I saw Schindler's List when it came out in 1993 and it was and remains one of the most gut-wrenching movies I have ever seen. I've only ever seen it that one time. I will get it now that it's coming to blu-ray, and it will be a proud part of my collection, but I agree it's not the kind of film that can be watched over and over again, or at least not "enjoyed" with popcorn at the ready.
Excellent posts by Croweyes here. I applaud such an eloquent and insightful defense of SL. I have to agree that the bookend cemetery scenes in SPR are that film's weakest moments, but overall SPR still ranks as a ferociously awesome piece of cinema in my mind. There a number of Spielberg's films I've never seen and don't care to, and there are some films of his I don't like at all - but maybe I tend to give him the benefit of the doubt more so than other filmmakers. Don't know if that makes me a Spielberg apologist or not. But he's made enough brilliant films over the years to have won my utter respect. I'm in awe of his directorial wizardry. He's a great filmmaker. What am I? Just another bum on the internet.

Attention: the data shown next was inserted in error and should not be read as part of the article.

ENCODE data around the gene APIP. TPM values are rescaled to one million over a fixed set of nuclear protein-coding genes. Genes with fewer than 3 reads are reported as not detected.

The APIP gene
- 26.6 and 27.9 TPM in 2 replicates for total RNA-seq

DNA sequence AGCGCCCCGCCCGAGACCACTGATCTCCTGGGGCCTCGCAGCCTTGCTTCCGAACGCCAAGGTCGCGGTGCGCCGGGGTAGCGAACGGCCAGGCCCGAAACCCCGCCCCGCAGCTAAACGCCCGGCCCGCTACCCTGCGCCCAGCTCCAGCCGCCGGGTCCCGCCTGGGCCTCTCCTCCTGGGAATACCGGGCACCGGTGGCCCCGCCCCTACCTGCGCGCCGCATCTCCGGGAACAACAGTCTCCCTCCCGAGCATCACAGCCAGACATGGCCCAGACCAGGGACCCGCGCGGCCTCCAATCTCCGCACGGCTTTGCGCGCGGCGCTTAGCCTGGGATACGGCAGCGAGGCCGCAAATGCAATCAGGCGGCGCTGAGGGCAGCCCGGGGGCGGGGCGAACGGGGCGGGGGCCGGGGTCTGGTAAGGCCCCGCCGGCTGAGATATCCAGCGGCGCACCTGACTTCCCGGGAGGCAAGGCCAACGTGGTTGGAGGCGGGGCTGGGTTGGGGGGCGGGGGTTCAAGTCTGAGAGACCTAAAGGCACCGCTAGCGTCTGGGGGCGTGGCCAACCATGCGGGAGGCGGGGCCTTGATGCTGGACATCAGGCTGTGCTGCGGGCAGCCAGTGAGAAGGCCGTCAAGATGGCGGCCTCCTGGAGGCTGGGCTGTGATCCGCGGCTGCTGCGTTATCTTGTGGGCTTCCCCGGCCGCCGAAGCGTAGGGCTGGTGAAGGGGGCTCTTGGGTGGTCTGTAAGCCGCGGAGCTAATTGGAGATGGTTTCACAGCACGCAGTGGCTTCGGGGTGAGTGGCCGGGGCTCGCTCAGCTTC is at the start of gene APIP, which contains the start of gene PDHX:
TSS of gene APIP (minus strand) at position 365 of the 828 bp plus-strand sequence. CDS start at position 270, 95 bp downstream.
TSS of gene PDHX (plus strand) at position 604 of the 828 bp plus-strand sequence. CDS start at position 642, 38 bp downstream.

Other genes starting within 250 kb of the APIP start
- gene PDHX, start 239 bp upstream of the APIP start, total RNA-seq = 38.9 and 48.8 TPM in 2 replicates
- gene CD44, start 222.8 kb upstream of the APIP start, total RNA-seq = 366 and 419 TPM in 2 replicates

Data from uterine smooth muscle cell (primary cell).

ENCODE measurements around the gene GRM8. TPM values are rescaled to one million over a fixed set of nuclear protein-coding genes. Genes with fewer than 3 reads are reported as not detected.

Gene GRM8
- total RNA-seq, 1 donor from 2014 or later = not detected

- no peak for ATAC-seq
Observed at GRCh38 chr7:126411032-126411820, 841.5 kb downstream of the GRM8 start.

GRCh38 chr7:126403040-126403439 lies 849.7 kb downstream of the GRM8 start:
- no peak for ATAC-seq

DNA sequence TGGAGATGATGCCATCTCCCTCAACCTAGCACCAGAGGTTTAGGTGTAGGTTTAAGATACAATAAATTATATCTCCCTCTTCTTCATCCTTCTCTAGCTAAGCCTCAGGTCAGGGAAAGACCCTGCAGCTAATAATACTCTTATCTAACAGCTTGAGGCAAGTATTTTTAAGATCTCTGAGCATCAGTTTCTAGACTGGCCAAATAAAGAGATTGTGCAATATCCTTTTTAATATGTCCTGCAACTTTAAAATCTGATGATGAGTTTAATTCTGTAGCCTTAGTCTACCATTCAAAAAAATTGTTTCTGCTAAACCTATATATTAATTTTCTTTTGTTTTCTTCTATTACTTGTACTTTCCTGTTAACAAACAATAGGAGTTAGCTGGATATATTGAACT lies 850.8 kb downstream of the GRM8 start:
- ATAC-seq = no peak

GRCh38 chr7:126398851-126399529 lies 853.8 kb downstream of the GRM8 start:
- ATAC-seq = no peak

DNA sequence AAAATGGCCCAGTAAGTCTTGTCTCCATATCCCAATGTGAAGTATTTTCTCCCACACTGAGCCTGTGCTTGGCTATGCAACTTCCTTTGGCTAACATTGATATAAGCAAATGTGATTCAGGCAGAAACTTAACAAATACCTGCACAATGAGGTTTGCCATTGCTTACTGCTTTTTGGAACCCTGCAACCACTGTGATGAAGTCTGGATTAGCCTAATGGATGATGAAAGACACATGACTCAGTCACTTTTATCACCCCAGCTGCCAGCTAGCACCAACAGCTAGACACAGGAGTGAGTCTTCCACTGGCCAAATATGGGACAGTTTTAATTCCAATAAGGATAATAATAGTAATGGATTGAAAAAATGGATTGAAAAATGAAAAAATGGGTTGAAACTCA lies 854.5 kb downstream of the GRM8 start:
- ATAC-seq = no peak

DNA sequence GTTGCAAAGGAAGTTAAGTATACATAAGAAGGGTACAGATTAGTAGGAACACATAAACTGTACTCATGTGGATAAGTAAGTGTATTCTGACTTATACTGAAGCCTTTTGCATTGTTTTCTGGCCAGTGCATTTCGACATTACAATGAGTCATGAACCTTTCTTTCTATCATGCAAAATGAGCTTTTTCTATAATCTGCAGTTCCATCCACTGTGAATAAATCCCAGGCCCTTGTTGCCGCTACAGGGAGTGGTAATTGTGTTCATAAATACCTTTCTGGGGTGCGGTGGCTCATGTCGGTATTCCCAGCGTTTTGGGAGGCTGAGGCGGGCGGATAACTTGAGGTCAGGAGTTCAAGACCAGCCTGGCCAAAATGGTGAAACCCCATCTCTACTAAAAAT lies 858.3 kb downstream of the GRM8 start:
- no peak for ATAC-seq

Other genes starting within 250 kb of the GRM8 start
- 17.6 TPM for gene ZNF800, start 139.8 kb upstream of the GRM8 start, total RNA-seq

a true Masterpiece in the movie history and a very difficult watching movie. but it deserves a better blu-ray release with any more documentaries (Making Of). Those bonusfeatures are the same like on DVD.
I understand this is important movie / History and not a "money maker". I will buying this blu-ray but not sure that I could watching it.